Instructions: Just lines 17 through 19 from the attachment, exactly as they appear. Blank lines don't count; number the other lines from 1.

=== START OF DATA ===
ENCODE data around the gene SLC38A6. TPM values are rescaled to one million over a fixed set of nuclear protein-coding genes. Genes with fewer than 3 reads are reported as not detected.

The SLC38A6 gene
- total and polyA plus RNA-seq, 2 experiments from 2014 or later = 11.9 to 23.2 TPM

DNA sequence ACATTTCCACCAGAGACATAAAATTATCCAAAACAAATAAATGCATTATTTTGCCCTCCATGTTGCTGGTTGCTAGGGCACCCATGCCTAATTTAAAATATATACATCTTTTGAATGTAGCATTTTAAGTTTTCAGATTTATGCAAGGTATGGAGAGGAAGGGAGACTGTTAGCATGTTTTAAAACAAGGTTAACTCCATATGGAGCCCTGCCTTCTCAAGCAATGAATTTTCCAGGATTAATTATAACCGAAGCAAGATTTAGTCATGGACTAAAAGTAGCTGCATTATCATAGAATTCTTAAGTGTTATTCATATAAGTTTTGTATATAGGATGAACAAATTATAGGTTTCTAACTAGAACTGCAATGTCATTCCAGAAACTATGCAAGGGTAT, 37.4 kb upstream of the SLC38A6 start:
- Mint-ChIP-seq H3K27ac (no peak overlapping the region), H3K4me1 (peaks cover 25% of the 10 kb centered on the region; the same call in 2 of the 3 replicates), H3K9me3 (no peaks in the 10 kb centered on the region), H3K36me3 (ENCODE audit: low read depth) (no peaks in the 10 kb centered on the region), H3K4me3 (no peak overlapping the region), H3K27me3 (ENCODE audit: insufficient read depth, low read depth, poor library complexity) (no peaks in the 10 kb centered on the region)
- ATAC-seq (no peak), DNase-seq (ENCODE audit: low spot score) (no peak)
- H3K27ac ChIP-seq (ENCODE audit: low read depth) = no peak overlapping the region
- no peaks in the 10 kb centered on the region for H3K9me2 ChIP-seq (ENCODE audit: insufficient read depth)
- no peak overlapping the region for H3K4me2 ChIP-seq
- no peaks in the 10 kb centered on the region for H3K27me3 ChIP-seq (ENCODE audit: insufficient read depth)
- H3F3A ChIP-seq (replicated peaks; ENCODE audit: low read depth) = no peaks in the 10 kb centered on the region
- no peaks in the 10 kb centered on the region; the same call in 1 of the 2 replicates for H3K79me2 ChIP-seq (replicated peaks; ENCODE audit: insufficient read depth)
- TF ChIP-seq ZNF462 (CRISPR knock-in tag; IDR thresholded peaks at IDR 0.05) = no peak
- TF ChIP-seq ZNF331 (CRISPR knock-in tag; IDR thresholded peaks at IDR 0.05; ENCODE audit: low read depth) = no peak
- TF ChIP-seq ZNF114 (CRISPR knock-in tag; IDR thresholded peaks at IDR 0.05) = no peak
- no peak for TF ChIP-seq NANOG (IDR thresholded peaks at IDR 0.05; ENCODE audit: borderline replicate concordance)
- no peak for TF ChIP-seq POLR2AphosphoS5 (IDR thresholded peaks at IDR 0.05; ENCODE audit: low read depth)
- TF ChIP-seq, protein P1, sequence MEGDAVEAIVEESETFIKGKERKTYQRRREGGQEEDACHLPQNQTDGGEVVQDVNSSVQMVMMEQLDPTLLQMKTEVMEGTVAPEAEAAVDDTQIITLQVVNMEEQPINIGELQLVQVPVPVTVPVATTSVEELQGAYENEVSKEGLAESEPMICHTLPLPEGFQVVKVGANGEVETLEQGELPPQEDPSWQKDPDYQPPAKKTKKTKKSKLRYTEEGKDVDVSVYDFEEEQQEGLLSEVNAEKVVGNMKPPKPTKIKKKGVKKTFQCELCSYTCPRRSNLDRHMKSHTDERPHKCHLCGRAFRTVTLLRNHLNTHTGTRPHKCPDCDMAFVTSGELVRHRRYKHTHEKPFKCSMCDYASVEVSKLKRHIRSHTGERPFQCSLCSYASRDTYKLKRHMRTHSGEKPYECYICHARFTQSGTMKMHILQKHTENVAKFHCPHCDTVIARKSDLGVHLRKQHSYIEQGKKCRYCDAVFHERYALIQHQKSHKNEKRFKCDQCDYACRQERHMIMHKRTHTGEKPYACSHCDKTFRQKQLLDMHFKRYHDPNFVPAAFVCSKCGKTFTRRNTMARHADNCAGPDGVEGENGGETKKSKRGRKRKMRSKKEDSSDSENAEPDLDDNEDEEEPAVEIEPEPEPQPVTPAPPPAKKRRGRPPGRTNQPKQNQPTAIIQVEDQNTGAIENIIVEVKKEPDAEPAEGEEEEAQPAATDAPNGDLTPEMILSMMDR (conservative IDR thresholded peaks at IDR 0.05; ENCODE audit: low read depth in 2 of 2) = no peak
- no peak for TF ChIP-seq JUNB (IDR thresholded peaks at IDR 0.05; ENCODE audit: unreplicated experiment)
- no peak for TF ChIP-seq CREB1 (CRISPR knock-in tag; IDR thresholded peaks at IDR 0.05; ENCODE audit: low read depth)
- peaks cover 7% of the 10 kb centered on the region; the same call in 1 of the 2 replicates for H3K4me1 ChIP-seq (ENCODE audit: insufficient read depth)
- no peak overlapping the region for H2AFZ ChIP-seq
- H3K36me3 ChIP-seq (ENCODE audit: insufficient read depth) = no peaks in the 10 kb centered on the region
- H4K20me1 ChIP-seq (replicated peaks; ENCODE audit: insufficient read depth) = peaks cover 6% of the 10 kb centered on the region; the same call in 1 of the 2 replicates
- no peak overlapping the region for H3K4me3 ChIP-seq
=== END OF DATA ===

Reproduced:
- no peak for TF ChIP-seq POLR2AphosphoS5 (IDR thresholded peaks at IDR 0.05; ENCODE audit: low read depth)
- TF ChIP-seq, protein P1, sequence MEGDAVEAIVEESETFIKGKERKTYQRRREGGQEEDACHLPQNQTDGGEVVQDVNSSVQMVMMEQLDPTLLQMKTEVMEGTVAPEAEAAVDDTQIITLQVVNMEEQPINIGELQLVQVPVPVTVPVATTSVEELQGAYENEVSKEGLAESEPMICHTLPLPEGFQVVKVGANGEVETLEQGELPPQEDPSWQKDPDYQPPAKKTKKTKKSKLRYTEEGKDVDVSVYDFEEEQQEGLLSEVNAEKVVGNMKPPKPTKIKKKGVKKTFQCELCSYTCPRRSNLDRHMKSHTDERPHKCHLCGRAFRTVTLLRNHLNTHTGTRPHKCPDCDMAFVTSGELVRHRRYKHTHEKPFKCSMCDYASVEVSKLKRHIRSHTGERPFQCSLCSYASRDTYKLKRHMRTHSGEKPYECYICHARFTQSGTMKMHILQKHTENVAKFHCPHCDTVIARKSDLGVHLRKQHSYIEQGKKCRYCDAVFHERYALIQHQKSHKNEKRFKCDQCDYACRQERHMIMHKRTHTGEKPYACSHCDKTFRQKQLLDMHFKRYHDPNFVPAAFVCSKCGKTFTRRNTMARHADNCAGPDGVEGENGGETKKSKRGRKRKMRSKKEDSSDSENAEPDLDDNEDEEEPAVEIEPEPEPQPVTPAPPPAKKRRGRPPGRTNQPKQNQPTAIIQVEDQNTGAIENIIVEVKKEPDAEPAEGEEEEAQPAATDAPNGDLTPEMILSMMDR (conservative IDR thresholded peaks at IDR 0.05; ENCODE audit: low read depth in 2 of 2) = no peak
- no peak for TF ChIP-seq JUNB (IDR thresholded peaks at IDR 0.05; ENCODE audit: unreplicated experiment)